The first appearance of iconic plumber Mario, in 'Donkey Kong'.

The first appearance of iconic plumber Mario, in ‘Donkey Kong’.

The very concept is drenched in nostalgia for gaming’s past. Ralph is a villain in a game known as ‘Fix it Felix’ in which Ralph must destroy an apartment building before Felix can fix it. Ralph begins to resent his job, and the fact no one really appreciates his rather important role. The game for me, reminded me of the original Donkey Kong without the princess. As Ralph begins to feel more helpless he goes to a help group for villains known as ‘bad-anon’.


From left to right, A member of the Lin Kuei possibly Smoke from Mortal Kombat. Bowzer from Super Mario (Et al). Zangief from Street Fighter, Dr.Eggman from Sonic The Hedgehog.

They all feel the same dejected way, that the hero soaks up all the glory and the villains are generally left with nothing. Although within the context of the fighting game from which Zangief originates from, that doesn’t exactly make sense as any character is playable. In addition I’ve always had a affinity for the more villainous characters in fiction. Zangief offers quite the humorous account but also some helpful advice, as he utters the words:

Then I have moment of clarity… if Zangief is good guy, who will crush man’s skull like sparrow’s eggs between thighs? And I say, Zangief you are bad guy, but this does not mean you are *bad* guy. –

Disney always did a do a wonderful job of humanizing characters. But to humbly accept that he’ll never be a hero isn’t enough for Ralph, as he ventures into ‘Hero’s Duty’, A first person Sci-Fi based shooter which seems like a kind of mesh between first person shooters titles Gears of War, and Call of Duty. He breaks the rules of the game, but escapes with the ‘medal’ maybe a smart satire on gaming achievements, or gamer points. He stumbles into an escape pod an ends up in the land of ‘Candy Crush’. He meets a sweet little girl named Vanellope von Schweetz who is a ‘glitch’ within the game, and is apparently a mistake by the developers.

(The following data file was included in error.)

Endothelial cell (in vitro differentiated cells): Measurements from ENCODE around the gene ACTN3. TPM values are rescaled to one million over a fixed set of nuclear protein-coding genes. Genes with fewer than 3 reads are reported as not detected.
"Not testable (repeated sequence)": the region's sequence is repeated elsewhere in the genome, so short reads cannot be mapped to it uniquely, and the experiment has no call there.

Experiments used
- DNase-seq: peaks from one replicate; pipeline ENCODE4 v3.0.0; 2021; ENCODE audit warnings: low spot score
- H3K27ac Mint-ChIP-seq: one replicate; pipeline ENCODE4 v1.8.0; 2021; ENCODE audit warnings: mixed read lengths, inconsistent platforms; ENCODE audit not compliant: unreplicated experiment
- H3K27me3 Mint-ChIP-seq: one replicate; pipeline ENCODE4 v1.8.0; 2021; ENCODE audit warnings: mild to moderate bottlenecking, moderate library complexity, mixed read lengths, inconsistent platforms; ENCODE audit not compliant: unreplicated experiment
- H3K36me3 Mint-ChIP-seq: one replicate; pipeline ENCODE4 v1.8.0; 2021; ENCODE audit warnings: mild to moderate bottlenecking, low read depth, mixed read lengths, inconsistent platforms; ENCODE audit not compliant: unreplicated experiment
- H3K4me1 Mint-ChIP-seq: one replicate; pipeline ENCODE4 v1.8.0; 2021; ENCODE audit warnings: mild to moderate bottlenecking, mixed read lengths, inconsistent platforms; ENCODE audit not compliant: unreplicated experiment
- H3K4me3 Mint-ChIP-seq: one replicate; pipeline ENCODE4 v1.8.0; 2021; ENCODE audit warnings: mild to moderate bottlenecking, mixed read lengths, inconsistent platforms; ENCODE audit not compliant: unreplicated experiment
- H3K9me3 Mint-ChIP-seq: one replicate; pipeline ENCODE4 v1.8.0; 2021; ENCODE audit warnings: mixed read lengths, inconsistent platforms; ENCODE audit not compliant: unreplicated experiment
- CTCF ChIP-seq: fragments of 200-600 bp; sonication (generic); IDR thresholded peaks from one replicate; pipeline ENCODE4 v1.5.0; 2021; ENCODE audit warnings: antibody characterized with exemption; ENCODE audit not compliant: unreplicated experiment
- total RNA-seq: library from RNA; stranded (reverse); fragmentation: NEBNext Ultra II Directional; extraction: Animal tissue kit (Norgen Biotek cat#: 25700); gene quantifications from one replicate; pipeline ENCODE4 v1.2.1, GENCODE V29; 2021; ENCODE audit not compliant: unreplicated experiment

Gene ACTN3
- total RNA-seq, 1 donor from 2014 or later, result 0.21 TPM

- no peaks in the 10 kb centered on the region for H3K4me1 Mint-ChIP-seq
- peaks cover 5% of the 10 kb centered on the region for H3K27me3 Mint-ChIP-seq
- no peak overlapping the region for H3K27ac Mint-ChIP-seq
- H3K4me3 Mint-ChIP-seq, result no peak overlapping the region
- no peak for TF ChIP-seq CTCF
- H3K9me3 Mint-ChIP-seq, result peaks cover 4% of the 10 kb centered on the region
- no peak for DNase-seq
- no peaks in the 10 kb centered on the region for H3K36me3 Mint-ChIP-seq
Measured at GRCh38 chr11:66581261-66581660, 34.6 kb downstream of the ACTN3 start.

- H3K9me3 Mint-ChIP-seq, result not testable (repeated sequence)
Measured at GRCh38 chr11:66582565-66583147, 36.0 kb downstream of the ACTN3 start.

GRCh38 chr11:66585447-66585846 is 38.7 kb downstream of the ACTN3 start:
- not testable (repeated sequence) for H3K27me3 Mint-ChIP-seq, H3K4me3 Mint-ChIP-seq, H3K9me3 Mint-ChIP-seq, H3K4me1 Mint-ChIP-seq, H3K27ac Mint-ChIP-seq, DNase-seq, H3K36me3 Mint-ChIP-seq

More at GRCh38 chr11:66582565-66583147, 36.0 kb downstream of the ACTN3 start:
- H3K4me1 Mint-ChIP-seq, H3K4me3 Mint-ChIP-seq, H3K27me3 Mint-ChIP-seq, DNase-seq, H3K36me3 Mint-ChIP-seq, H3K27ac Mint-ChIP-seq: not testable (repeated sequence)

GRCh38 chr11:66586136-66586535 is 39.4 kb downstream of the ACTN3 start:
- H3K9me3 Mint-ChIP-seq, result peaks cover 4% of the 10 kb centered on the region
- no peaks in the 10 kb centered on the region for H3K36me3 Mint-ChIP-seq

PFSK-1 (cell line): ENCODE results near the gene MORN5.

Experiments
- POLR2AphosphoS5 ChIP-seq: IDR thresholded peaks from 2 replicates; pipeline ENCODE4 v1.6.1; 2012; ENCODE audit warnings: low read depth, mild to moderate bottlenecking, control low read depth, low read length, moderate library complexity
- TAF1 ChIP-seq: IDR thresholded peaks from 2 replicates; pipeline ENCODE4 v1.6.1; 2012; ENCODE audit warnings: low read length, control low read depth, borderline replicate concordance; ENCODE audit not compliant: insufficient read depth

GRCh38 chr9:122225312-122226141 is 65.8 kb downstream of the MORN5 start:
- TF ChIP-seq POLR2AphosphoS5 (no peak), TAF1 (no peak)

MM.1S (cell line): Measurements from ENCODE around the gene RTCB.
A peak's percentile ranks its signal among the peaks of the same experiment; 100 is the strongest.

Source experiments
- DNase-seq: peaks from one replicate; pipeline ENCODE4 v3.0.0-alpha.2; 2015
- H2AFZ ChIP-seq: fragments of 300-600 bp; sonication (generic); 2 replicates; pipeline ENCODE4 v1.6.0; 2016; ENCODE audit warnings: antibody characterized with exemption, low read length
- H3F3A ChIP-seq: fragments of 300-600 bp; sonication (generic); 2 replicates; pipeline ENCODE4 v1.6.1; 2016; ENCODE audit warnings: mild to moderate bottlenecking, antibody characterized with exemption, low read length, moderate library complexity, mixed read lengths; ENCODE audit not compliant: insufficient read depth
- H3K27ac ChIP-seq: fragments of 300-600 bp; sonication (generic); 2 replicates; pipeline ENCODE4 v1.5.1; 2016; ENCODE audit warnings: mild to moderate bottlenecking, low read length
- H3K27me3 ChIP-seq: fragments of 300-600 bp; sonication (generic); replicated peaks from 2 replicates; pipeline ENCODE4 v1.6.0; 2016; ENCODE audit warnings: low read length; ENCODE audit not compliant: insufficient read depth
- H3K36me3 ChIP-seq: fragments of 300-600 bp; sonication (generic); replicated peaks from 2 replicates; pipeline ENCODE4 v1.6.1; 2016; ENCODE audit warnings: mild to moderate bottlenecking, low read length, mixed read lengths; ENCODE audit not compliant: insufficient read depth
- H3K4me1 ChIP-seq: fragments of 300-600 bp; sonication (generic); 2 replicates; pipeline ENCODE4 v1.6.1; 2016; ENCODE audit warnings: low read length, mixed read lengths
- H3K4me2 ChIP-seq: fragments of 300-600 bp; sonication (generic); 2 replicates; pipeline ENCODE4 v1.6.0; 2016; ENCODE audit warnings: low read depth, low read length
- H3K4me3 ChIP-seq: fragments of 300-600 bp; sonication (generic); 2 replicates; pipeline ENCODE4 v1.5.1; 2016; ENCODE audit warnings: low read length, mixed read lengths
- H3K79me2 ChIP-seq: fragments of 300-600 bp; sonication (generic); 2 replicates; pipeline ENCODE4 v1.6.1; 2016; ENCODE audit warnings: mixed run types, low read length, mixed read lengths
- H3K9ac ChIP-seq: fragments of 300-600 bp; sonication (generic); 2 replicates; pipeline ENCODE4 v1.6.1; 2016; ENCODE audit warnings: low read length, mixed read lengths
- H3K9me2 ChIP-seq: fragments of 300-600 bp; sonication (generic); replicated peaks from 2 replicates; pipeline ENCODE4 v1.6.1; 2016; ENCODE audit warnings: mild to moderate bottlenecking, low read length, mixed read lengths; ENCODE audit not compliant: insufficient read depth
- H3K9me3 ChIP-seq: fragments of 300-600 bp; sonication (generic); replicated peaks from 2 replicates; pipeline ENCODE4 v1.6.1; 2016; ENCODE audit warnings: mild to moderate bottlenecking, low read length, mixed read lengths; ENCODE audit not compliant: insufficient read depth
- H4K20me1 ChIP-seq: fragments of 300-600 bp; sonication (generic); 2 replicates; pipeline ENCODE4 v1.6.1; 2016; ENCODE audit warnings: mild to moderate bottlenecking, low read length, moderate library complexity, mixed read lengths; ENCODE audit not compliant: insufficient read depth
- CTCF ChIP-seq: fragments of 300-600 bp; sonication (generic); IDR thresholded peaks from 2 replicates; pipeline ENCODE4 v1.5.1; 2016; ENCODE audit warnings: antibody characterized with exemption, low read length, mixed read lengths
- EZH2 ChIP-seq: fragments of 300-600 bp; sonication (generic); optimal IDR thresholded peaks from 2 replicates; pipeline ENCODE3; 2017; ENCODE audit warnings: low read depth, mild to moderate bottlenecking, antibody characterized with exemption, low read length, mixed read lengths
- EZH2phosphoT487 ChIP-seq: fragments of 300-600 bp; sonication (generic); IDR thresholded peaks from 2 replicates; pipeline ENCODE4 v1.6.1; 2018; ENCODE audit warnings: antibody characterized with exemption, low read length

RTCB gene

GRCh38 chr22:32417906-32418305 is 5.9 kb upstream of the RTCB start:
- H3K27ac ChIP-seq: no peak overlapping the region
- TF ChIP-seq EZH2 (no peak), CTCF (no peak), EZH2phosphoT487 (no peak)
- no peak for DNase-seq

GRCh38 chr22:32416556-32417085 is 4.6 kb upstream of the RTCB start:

Vanellope and Ralph, in the sugary land of 'Candy Crush'.

Vanellope and Ralph, in the sugary land of ‘Candy Crush’.

The famous 'Reptile' fight. Appearing as a palette swapped Scorpion with a different movelist, regardless to what the name plaque says.

The famous ‘Reptile’ fight. Appearing as a palette swapped Scorpion with a different movelist, regardless to what the name plaque says.

The idea of a character being a glitch, not intended for purpose in the game is certainly one that’s well rooted within the game industry. Frequently games are well-known to have unlockable characters, or easter egg cameos by a character not intended for use. In addition, hacking has shown us a lot about the development of games, and the frequently left files, and left over data from scrapped or removed characters or features. The fact that Wreck it Ralph uses this kind of idea as a narrative vehicle for the story, it certainly very intelligent and contextual. If a series embodies this, it’s probably Mortal Kombat and it’s sequels. It’s well known to have very particular requirements to face certain characters as easter eggs, even though the character themselves aren’t playable. Such as the original incarnations of Reptile, or Smoke. In addition the character Ermac originally appeared as a palette swapped error of the character Scorpion, the name actually standing for ‘Error Macro’, which Ed Boon decided to actually include into the game’s canon in later editions.